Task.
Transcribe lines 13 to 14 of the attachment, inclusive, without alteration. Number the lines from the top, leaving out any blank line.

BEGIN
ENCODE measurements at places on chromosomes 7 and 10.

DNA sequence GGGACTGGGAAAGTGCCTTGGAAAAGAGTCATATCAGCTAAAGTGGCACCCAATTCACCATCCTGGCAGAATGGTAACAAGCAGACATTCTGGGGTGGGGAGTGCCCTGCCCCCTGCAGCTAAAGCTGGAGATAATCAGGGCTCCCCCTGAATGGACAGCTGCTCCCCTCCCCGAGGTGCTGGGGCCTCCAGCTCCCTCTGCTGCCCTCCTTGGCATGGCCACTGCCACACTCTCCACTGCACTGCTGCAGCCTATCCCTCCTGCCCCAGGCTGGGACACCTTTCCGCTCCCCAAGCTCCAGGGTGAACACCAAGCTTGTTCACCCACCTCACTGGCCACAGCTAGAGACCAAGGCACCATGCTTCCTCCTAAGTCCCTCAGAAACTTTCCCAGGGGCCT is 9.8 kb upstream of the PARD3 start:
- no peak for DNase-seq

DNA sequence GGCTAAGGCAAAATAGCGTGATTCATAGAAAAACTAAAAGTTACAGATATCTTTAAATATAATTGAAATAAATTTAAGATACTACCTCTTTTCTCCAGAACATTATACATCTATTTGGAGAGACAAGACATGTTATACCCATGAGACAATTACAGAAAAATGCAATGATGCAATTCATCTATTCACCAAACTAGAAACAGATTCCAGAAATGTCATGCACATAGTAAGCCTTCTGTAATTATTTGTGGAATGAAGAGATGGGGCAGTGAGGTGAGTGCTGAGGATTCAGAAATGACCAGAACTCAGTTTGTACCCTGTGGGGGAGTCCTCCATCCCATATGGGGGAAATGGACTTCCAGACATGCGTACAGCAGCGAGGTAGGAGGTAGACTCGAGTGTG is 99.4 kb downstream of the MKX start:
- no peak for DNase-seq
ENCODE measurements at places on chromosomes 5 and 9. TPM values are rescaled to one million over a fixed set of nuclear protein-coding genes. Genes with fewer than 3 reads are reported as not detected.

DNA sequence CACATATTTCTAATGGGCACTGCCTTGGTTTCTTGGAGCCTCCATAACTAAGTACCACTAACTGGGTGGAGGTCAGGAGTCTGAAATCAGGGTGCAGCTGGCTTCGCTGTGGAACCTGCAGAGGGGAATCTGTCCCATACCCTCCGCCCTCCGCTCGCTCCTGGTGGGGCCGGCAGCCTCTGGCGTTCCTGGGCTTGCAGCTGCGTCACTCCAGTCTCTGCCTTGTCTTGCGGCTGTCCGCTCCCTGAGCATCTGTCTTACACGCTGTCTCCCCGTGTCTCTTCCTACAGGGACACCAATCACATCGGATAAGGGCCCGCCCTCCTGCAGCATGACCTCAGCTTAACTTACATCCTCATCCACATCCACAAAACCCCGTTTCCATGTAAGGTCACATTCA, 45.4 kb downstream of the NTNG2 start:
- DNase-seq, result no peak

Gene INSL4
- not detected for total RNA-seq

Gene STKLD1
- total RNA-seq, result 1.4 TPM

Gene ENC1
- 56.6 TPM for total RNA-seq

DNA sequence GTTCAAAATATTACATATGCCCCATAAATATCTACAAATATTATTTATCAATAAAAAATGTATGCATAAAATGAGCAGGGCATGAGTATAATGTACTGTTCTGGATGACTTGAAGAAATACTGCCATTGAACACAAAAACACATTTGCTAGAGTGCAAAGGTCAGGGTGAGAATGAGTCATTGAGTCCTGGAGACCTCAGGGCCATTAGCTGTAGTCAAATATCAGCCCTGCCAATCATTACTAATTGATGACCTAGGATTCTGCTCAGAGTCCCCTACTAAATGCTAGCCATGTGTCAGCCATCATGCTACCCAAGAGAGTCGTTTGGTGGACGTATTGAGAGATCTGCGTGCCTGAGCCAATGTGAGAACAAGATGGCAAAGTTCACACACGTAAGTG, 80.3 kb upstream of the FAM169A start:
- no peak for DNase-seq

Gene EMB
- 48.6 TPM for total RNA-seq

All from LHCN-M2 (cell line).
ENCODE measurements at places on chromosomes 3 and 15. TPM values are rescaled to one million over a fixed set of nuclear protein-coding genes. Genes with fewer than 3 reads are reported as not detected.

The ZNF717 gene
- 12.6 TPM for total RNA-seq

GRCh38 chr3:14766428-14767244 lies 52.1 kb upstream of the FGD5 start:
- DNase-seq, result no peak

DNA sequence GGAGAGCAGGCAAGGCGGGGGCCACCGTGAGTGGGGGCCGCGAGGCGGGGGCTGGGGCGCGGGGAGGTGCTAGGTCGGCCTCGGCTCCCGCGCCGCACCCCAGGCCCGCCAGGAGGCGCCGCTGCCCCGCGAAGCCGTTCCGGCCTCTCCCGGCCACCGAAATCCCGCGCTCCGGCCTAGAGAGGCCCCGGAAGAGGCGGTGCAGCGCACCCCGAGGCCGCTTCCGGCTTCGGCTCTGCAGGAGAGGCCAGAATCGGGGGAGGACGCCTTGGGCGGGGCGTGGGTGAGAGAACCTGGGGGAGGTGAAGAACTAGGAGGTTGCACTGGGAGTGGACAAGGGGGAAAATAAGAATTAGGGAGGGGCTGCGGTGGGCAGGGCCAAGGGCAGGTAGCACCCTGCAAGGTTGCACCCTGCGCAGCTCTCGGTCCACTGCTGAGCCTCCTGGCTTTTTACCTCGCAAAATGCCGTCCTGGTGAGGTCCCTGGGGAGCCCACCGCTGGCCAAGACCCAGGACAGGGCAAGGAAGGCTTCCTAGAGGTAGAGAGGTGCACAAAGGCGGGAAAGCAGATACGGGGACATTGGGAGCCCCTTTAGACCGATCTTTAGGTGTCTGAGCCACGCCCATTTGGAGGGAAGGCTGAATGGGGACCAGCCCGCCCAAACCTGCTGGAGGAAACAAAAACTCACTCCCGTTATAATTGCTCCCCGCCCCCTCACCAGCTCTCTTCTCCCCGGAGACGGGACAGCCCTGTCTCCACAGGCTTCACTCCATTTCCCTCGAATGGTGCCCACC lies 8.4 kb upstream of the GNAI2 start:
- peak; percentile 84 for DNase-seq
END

Gene ENC1
- 56.6 TPM for total RNA-seq